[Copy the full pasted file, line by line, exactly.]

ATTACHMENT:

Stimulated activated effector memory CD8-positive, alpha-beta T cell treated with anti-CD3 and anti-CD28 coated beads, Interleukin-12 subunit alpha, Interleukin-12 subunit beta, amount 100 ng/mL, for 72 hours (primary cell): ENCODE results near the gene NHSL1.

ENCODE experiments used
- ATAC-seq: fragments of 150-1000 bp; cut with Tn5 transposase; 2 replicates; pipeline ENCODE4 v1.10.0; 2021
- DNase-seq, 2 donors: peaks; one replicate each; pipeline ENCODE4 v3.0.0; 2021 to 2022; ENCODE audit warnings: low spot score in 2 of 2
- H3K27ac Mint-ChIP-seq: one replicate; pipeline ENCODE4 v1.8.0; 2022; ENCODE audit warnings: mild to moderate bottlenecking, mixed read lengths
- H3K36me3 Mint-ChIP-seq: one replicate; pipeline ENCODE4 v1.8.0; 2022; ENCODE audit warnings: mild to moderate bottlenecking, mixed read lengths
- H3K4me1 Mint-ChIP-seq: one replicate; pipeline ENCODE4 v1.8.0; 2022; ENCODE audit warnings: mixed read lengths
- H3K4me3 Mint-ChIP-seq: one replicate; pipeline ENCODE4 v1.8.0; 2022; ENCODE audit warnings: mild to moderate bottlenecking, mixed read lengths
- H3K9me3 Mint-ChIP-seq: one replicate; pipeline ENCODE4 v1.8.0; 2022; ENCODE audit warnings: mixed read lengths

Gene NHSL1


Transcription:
Stimulated activated effector memory CD8-positive, alpha-beta T cell treated with anti-CD3 and anti-CD28 coated beads, Interleukin-12 subunit alpha, Interleukin-12 subunit beta, amount 100 ng/mL, for 72 hours (primary cell): ENCODE results near the gene NHSL1.

ENCODE experiments used
- ATAC-seq: fragments of 150-1000 bp; cut with Tn5 transposase; 2 replicates; pipeline ENCODE4 v1.10.0; 2021
- DNase-seq, 2 donors: peaks; one replicate each; pipeline ENCODE4 v3.0.0; 2021 to 2022; ENCODE audit warnings: low spot score in 2 of 2
- H3K27ac Mint-ChIP-seq: one replicate; pipeline ENCODE4 v1.8.0; 2022; ENCODE audit warnings: mild to moderate bottlenecking, mixed read lengths
- H3K36me3 Mint-ChIP-seq: one replicate; pipeline ENCODE4 v1.8.0; 2022; ENCODE audit warnings: mild to moderate bottlenecking, mixed read lengths
- H3K4me1 Mint-ChIP-seq: one replicate; pipeline ENCODE4 v1.8.0; 2022; ENCODE audit warnings: mixed read lengths
- H3K4me3 Mint-ChIP-seq: one replicate; pipeline ENCODE4 v1.8.0; 2022; ENCODE audit warnings: mild to moderate bottlenecking, mixed read lengths
- H3K9me3 Mint-ChIP-seq: one replicate; pipeline ENCODE4 v1.8.0; 2022; ENCODE audit warnings: mixed read lengths

Gene NHSL1